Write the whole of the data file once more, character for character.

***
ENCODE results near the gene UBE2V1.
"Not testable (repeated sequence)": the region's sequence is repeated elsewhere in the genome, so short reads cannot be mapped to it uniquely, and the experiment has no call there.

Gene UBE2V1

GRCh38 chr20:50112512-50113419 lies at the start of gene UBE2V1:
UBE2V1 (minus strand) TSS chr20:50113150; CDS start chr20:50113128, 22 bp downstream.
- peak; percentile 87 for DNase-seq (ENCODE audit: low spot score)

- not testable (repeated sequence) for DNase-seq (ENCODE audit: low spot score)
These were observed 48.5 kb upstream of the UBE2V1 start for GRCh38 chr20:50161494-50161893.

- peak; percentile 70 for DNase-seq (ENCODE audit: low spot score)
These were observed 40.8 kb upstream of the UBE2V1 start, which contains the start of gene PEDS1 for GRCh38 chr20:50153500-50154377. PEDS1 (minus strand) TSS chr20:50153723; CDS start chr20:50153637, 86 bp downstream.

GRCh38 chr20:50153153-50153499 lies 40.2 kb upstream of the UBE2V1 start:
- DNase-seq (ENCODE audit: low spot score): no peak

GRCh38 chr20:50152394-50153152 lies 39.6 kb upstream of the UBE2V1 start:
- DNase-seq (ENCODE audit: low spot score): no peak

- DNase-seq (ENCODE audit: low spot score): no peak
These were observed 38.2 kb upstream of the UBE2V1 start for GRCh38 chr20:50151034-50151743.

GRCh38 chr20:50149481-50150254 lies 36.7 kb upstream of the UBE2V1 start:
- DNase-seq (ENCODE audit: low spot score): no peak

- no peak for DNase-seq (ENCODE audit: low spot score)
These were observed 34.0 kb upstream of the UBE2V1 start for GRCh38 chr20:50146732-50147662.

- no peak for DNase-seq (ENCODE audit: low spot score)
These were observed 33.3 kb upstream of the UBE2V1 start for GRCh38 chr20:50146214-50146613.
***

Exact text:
ENCODE results near the gene UBE2V1.
"Not testable (repeated sequence)": the region's sequence is repeated elsewhere in the genome, so short reads cannot be mapped to it uniquely, and the experiment has no call there.

Gene UBE2V1

GRCh38 chr20:50112512-50113419 lies at the start of gene UBE2V1:
UBE2V1 (minus strand) TSS chr20:50113150; CDS start chr20:50113128, 22 bp downstream.
- peak; percentile 87 for DNase-seq (ENCODE audit: low spot score)

- not testable (repeated sequence) for DNase-seq (ENCODE audit: low spot score)
These were observed 48.5 kb upstream of the UBE2V1 start for GRCh38 chr20:50161494-50161893.

- peak; percentile 70 for DNase-seq (ENCODE audit: low spot score)
These were observed 40.8 kb upstream of the UBE2V1 start, which contains the start of gene PEDS1 for GRCh38 chr20:50153500-50154377. PEDS1 (minus strand) TSS chr20:50153723; CDS start chr20:50153637, 86 bp downstream.

GRCh38 chr20:50153153-50153499 lies 40.2 kb upstream of the UBE2V1 start:
- DNase-seq (ENCODE audit: low spot score): no peak

GRCh38 chr20:50152394-50153152 lies 39.6 kb upstream of the UBE2V1 start:
- DNase-seq (ENCODE audit: low spot score): no peak

- DNase-seq (ENCODE audit: low spot score): no peak
These were observed 38.2 kb upstream of the UBE2V1 start for GRCh38 chr20:50151034-50151743.

GRCh38 chr20:50149481-50150254 lies 36.7 kb upstream of the UBE2V1 start:
- DNase-seq (ENCODE audit: low spot score): no peak

- no peak for DNase-seq (ENCODE audit: low spot score)
These were observed 34.0 kb upstream of the UBE2V1 start for GRCh38 chr20:50146732-50147662.

- no peak for DNase-seq (ENCODE audit: low spot score)
These were observed 33.3 kb upstream of the UBE2V1 start for GRCh38 chr20:50146214-50146613.